It is very easy to plod through life without any real direction or sense of achievement. While surfing the Nerd Fitness site, I came across this article. Dedicated to the authors “gramps”, the feelings behind the post are not relevant to anyone but the author. However, everyone can feel something when reading this.
I know that I am on my journey for my parents. My dad taught me so much about how to behave, how to succeed, and how to push yourself. My mother taught me just as much about life, emotions and how, when everything seems like it is piling up, you can still come out smelling of roses. She also had one real wish when it came to me, and that was that she wanted me to look smart in a suit and lose weight. I am trying to reach my goals in order to honour their memory, and if I can raise a pound or two for charity in their honour, all the better.
However, one of the strongest reasons that I am on this journey is because I am unfit, and that annoys me. Not because I cannot mount a flight of stairs without being out of breath, or I can only run for a minute at a time, but because there is no reason that I should not be able to succeed at this. To help me live a life worth living, I need to identify areas for improvement and improve them. Seems quite simple doesn’t it? Of course. And it is! The process for improving my life is easy, just the doing is not.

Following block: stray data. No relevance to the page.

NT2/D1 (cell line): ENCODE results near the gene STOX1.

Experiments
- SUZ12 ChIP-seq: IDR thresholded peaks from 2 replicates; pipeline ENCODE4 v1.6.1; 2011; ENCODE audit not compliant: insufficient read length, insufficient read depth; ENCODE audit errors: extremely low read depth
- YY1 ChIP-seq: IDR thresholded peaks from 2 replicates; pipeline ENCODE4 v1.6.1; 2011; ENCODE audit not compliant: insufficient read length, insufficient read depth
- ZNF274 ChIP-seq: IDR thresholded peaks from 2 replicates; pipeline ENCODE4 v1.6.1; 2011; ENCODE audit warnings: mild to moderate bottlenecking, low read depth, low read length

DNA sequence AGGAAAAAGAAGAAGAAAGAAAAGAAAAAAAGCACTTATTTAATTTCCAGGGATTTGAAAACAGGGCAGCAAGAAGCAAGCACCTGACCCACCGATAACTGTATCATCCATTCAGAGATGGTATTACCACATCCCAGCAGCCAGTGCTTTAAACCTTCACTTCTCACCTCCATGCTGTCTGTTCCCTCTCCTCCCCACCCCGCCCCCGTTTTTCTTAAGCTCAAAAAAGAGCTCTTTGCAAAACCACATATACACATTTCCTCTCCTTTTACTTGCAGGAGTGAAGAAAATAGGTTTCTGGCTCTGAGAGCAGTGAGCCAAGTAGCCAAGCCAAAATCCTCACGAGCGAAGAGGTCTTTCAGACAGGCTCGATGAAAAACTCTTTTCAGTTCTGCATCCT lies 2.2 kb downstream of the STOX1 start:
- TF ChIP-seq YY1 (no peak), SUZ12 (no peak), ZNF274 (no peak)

At present I have two areas for improvement. The first, as is quite evident, is my fitness. My goal is to run a 10Km on 6th November. Losing weight, improving my cardio performance and overall increasing my health is important. Secondly, my work is an area for improvement. In my job at the moment, I am classed as a “trainee”. I have attended a specific college to learn my job, and am now in a process of on-the-job training. I have 4 phase assessments in on-the-job training, and have completed one with a second next week. After these assessments is a large examination. After this, I become “qualified”. My wages go up (by over two times), my home/work balance becomes a lot better and I can effectively see that over three years of work is all worthwhile.
My investment in improvement is financially large in my work life, but emotionally large in relation to fitness. Once I have completed these targets, I will find some more. Living a life worth living is something to be proud of, something for your children to be proud of, and overall, make waking up each day a challenge to be overcome, rather than “just another day”.